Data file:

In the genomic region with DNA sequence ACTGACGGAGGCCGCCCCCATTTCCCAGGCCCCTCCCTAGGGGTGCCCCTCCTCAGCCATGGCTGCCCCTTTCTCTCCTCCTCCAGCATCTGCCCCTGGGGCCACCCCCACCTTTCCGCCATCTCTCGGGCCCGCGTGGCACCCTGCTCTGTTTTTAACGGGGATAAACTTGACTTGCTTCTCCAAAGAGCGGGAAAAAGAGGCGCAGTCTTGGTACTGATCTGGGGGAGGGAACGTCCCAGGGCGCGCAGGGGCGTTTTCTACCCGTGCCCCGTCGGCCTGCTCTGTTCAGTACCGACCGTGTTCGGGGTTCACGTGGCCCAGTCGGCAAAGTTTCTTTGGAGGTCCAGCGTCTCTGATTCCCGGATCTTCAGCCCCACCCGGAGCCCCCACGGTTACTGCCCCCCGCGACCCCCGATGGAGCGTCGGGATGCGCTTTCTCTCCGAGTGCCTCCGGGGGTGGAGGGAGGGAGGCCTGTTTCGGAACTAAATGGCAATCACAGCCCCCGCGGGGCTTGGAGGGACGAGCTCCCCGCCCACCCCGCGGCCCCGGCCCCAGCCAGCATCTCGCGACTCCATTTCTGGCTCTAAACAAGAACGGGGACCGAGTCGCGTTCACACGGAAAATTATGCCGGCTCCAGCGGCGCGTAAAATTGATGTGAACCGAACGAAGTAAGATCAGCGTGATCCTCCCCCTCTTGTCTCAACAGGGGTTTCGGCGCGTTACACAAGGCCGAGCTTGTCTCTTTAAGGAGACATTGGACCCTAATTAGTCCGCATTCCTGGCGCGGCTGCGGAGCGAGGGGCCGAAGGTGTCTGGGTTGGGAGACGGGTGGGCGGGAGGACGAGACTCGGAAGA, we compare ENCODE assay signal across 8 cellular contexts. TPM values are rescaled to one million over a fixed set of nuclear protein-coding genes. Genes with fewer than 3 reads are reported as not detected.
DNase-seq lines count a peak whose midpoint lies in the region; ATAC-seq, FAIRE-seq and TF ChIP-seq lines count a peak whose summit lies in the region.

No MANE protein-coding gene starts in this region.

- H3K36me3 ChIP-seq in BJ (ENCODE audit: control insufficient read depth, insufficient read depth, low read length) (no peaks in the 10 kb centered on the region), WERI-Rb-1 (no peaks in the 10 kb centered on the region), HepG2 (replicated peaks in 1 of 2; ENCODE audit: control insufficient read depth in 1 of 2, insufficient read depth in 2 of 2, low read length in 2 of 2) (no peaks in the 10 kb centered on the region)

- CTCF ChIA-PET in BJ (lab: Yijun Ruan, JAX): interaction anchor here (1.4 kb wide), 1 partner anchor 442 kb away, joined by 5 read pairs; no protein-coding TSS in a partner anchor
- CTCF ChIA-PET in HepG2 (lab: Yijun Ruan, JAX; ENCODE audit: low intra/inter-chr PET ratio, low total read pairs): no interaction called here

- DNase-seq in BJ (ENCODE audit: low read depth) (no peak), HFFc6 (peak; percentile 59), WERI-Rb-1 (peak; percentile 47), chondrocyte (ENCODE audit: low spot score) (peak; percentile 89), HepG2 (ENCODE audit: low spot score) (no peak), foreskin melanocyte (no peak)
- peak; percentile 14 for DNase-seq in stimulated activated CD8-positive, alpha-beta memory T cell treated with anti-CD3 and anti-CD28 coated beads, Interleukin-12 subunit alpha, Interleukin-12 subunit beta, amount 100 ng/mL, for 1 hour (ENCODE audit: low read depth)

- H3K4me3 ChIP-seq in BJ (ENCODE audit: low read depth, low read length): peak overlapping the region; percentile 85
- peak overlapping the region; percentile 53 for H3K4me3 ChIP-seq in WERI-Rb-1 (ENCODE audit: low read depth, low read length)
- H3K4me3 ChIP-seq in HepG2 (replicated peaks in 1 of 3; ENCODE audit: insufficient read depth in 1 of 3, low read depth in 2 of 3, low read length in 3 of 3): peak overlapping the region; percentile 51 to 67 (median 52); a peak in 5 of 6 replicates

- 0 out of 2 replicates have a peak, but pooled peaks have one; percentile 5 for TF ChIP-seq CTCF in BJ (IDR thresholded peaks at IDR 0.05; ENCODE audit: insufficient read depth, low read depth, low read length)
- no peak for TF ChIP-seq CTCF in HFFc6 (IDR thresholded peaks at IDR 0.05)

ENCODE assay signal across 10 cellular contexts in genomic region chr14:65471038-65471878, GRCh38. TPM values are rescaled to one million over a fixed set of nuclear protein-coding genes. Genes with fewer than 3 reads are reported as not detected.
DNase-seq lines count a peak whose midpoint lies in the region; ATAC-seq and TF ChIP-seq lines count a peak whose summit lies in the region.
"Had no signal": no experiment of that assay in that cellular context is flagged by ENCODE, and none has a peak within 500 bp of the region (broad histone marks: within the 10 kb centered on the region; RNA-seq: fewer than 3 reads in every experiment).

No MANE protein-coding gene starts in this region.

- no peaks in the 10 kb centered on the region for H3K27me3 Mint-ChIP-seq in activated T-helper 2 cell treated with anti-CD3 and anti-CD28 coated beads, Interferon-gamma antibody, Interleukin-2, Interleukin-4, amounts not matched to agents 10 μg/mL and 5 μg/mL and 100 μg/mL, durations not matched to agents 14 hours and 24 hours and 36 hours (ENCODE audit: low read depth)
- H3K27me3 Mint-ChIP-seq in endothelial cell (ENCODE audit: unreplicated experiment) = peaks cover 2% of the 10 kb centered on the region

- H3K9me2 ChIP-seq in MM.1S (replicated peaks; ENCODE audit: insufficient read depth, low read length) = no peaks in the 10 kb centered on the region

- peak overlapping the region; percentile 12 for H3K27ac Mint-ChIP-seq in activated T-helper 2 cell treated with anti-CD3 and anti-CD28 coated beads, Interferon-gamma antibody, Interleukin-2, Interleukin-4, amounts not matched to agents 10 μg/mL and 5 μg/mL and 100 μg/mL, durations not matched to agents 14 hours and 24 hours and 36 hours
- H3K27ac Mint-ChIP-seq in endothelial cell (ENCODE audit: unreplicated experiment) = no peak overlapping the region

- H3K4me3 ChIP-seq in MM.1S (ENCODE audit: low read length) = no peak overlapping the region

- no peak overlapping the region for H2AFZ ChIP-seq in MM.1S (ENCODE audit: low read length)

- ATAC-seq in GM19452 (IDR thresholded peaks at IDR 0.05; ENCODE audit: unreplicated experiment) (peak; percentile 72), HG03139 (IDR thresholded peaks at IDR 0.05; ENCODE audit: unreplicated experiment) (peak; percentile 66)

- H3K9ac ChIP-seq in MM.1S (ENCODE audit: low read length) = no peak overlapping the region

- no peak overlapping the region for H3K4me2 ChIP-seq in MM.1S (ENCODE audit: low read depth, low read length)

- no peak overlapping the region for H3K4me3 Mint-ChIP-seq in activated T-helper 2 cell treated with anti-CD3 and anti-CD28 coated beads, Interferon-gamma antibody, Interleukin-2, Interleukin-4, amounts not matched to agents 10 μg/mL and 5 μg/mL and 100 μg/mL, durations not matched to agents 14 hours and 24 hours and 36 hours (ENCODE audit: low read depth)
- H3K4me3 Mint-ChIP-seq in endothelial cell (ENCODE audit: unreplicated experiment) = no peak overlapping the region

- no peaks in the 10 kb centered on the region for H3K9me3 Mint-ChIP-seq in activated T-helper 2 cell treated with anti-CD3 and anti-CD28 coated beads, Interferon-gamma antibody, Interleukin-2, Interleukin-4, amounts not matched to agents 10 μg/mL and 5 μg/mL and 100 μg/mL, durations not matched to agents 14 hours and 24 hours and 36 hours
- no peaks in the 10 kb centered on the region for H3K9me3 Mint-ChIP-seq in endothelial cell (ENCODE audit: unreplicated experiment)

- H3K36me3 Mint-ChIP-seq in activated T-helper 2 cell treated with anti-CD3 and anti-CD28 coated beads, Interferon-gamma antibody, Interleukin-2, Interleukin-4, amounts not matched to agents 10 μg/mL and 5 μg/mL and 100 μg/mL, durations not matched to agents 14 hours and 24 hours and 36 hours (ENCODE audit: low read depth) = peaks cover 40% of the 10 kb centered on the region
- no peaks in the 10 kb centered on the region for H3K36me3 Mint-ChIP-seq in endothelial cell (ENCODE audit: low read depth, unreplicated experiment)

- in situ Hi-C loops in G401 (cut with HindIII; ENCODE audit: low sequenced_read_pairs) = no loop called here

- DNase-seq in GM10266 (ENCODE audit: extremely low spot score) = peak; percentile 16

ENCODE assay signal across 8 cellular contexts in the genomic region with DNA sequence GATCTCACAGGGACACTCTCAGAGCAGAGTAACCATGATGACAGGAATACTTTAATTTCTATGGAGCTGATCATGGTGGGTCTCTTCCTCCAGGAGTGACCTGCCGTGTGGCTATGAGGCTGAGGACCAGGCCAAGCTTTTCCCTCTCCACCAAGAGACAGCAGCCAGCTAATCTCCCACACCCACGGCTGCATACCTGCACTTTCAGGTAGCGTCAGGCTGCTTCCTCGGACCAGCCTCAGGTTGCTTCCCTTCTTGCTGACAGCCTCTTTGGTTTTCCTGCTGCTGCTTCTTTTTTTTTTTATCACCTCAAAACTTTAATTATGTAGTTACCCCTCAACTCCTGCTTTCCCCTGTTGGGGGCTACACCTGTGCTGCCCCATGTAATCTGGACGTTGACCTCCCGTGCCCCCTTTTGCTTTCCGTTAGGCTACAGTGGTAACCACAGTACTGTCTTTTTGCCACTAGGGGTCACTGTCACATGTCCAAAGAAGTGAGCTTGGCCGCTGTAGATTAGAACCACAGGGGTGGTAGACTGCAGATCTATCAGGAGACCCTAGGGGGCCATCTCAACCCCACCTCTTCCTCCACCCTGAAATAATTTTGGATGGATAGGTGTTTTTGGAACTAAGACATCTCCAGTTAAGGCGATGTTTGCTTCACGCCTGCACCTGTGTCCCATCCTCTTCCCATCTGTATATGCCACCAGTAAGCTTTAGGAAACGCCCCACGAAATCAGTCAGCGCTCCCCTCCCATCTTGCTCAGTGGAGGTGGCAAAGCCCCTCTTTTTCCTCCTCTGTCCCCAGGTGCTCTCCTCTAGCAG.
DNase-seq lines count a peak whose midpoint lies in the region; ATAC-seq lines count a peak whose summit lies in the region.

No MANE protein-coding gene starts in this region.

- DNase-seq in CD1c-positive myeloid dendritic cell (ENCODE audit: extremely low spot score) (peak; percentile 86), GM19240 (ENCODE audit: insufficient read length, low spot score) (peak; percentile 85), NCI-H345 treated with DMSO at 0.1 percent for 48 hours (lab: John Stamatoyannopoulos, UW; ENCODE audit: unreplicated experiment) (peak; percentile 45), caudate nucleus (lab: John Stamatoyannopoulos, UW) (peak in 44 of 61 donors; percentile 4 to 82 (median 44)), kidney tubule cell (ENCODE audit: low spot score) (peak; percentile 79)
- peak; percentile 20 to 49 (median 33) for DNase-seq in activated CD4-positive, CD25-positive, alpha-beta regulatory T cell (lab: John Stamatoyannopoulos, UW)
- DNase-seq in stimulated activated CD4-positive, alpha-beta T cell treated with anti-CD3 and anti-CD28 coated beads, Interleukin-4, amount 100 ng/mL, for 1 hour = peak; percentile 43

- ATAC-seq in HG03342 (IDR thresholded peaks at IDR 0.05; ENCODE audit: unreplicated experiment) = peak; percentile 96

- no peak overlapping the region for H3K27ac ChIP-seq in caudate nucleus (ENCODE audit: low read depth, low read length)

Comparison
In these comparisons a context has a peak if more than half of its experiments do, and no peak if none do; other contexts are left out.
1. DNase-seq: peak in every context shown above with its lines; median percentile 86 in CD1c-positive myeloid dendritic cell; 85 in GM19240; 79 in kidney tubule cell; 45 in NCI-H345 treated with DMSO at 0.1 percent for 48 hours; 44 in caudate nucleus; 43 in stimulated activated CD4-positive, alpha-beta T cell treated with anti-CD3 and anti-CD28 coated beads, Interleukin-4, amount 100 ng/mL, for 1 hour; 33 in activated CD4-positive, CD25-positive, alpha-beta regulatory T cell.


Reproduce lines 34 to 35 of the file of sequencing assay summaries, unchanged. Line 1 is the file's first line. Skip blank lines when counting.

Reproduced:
- in situ Hi-C loops in G401 (cut with HindIII; ENCODE audit: low sequenced_read_pairs) = no loop called here

- DNase-seq in GM10266 (ENCODE audit: extremely low spot score) = peak; percentile 16